A light sleeveless padded jacket.
All of us bike riders will know what I mean when I talk about the inner monologue. It’s part of the experience. I think it’s why many of us do it, cycling gives us time to gather our thoughts and think differently – sometimes the best conversations happen in our head. It’s the same reason we dream; it’s a clearing system for our brain.
That’s not all we do, we set ourselves little challenges while we ride, not just sign-post racing, more often these days it’s about hitting numbers or accomplishing micro goals that allow us to breakdown the macro challenge we’ve set ourselves. I have a long list of these, today I want to share one in particular, and it happened over the top of climbs.
“Tour de Romandie, it was the wettest race I’d ever been in."
"It wasn’t normally like that; we got a bad year. We’d wake up in the morning and know it was bad, the curtains were closed yet the light was dim and the weather obvious. Our tech wasn’t that good back then, compared to today, we didn’t have many options to choose from. I decided to race quite hard one day, the joy of stage racing is that we can pick and choose what day we chase. I started with a rain jacket; I had my gilet in the pocket of my race jersey under the jacket. About halfway through the stage I took off my jacket and gave it to a team mate to take back to the car, I was entering go-time mode. Over the top of the final climb, we had a long enough descent to freeze, I knew if I didn’t get the gilet on I’d freeze and be useless in the final. As we went over the top I sat up, I reached behind and pulled out my pocket shield, I can remember to this day how important it was that I got it on before the rapidly approaching corner, I remember having the zip connect less than a second before my last braking moment. The relief...”
This is why we made the Pocket Shield, what’s commonly known by its French name, gilet, in the cycling dictionary: what non-cyclists call a vest. Yet it’s so much more than that, it’s the piece of clothing we’re taught as novices never to leave the house without. It is designed to live in your back pocket, each of us has our own style of folding, for some it’s folding, others it’s rolling, occasionally it’s a folding x rolling combo, maybe it’s just the panic crunch and smash into the pocket.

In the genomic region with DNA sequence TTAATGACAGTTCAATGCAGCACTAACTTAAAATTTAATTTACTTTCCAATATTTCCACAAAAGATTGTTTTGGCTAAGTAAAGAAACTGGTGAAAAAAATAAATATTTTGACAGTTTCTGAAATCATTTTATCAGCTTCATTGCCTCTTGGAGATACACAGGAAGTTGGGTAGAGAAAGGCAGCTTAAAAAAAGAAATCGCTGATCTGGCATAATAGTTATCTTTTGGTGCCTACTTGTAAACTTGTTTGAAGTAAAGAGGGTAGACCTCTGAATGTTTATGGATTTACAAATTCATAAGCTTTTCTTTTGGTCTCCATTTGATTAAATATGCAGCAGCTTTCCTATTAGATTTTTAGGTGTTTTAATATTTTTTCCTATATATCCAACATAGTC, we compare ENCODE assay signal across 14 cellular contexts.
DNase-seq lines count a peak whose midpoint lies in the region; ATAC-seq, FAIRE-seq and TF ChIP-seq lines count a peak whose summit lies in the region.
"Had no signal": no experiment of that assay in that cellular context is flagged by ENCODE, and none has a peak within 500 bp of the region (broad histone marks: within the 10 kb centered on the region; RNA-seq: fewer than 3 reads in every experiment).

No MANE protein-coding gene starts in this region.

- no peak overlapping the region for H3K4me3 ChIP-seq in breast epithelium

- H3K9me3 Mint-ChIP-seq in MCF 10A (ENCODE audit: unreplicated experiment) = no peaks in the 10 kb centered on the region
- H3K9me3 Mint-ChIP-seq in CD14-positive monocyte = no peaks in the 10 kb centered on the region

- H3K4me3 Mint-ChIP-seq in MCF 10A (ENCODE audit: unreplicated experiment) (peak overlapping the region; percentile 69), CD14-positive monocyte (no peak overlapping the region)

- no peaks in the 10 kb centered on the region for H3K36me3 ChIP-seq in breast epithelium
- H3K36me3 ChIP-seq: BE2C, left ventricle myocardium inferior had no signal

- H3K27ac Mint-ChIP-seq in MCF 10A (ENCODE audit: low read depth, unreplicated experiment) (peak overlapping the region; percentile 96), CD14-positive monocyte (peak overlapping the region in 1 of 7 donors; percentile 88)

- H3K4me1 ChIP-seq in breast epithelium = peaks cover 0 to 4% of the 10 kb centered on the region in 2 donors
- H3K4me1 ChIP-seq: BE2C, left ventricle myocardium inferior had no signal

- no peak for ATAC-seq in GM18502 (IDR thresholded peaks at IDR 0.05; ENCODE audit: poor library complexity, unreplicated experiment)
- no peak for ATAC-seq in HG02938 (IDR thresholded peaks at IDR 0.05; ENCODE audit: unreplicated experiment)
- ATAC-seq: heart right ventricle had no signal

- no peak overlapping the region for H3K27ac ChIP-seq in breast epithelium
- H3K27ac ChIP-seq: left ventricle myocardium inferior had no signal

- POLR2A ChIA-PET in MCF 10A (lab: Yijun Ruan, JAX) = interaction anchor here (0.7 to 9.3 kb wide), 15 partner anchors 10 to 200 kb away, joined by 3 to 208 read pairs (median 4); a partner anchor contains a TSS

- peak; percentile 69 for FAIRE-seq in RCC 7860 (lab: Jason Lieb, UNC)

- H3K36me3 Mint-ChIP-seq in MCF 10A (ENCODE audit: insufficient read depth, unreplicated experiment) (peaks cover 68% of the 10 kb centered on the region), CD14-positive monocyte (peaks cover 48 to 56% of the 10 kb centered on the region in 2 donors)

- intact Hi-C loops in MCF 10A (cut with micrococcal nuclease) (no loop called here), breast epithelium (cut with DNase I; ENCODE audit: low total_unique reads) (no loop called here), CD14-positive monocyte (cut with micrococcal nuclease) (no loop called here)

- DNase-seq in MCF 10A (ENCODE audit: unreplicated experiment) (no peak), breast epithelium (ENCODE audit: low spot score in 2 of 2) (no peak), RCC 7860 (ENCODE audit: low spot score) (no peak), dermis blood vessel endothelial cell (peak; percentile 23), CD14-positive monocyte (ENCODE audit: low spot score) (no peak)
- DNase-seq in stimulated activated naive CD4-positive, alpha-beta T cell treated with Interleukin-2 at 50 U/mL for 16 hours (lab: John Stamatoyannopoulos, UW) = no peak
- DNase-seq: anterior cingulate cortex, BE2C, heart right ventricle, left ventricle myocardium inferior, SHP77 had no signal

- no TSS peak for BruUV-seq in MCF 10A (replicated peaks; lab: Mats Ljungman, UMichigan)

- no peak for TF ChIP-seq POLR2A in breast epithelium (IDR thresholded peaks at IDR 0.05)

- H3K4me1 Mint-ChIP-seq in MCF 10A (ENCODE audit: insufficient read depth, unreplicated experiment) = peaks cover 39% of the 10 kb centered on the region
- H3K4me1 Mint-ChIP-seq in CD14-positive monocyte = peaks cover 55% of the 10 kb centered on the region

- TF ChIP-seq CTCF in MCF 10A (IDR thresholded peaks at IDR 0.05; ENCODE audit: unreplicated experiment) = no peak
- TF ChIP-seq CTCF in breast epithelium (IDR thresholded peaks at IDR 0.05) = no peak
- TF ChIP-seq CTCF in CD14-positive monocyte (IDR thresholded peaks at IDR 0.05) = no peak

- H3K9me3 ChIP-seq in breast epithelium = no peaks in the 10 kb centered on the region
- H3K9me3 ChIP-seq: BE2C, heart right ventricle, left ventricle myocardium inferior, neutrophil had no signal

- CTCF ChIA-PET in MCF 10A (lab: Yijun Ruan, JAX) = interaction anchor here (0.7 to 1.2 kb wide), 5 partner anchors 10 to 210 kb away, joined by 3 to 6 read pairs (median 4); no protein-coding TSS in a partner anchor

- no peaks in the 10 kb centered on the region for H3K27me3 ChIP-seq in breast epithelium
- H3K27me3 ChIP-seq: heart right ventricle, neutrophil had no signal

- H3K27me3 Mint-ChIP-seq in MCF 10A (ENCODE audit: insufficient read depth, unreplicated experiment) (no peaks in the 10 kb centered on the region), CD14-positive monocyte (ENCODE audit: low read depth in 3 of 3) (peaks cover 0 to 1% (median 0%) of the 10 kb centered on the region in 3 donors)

Like everything in cycling we each find our own style.
I was a folder x roller, I was also a be-prepared type of rider/racer. I liked to have everything in order. It wasn’t just about having the right tools for the job, more importantly it was about knowing how to use them at the right time. This may sound crazy, yet one of the trickiest challenges in a bike race is effortlessly taking on-and-off a gilet/vest under extremely stressful situations, mostly over the top of climbs when you switched from an over-threshold-cooking-up-effort at slow speed to high-speed-low-effort meaning your body was slowing down as your velocity increased and the temperature plummeted. You had to protect yourself from the elements. There is a process:
- About 50-100m from the summit of the climb sit up and reach into your back pocket.
- Pull out the Pocket Shield.
- Feel and watch it unfurl like an opening parachute.
- Get one arm through.
- Get the second arm through.
- Zip it up.
- Hands back on the handlebars
Sounds pretty simple, it’s not. More often than not you’re tired and the conditions are not conducive to relaxed stress-free-straight-line riding, and as you go over the top you pick up speed exponentially while heading towards the first of many corners. In a bike race you were surrounded by others enduring the same stress. No picnic. And here was born my personal challenge: connecting the zip before the first need for braking, because if the zip wasn’t zipping by then I knew it wouldn’t get easier to do it up.
Every training ride I’d practice putting the Pocket Shield on as I went over the top and would stress test myself to get it done up as quickly as possible. This often meant near crashing as sometimes the first corner was approaching so fast it seemed impossible I’d make the connection, yet it didn’t stop me, and I’ll admit they were some of my scariest moments on training rides, seeing how late I could get my hands back on the bars and in contact with the brake levers at which moment massive late breaking would happen and with it a rush of adrenalin that would serve as a bonus for over-coming the fatigue and entering into descending mode.
It was maybe over the top to take it to that extreme, yet it’s necessary. For this reason the CHPT3 Pocket Shield uses Pertex Quantum Air fabric. It is designed for alpinists, those individuals who choose to climb the highest mountains. We figured cyclists deserve the best.